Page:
Automobile insurance coverage does not apply to claims resulting from an injury from a dog bite, a U.S. Court of Appeals in San Francisco has ruled.
According to court documents in Oregon Mutual Insurance Co. v. National General Insurance Co., a claimant was injured by a dog bite when he approached the back of the insured’s pickup truck. Oregon Mutual settled legal claims against the insured, but filed suit in federal district court against National seeking equitable contribution, subrogation, indemnity and declaratory belief.
The Appeals Court ruled that the injury did not qualify for coverage under the insured’s auto policy because coverage only applies when a motor vehicle is in use — “operating, maintaining, loading or unloading” — and the use was not a substantial factor or predominating cause of the claimant’s injury.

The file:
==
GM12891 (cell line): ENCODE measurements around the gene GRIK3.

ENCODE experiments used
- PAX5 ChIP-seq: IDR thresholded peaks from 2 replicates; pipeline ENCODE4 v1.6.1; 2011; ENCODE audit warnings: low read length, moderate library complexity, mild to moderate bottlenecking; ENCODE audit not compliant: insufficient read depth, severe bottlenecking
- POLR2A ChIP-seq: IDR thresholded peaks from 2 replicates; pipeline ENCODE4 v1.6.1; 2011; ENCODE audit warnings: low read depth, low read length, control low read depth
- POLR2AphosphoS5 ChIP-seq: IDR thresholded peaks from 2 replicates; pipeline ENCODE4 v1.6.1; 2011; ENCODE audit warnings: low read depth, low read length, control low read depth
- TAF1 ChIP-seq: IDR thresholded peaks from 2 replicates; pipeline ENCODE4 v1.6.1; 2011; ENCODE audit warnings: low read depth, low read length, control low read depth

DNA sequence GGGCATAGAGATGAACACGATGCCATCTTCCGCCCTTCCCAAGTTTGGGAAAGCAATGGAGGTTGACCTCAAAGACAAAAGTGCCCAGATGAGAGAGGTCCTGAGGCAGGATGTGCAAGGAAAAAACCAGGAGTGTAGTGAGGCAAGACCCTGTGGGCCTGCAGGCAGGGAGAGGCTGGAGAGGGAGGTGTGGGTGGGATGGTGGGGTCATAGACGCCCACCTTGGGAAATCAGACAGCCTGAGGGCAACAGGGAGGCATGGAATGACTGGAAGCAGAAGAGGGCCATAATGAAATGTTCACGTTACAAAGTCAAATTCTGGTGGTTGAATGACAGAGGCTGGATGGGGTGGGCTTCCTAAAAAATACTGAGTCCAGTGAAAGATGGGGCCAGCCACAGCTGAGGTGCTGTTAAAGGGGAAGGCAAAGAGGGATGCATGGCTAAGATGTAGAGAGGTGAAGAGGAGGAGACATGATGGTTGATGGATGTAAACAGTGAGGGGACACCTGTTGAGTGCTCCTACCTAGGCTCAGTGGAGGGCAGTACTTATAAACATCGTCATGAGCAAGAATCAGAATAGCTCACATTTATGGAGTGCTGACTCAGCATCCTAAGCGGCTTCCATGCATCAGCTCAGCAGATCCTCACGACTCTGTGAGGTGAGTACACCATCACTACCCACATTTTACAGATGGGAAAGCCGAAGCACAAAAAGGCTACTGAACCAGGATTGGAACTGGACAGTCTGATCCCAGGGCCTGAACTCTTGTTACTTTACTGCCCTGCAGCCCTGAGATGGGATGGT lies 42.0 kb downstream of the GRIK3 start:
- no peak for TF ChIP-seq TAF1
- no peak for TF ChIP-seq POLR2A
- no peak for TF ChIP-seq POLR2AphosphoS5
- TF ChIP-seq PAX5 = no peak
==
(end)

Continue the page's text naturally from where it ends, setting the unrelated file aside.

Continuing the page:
“Although the dog occupied the truck’s bed … the truck merely provided the situs for the inury,” the Appeals Court wrote. “As the injury from the dog bite did not arise out of the ‘use’ of the vehicle, a claim under the auto insurance policy fails, and we affirm the district court’s grant of summary judgment in favor of National.”
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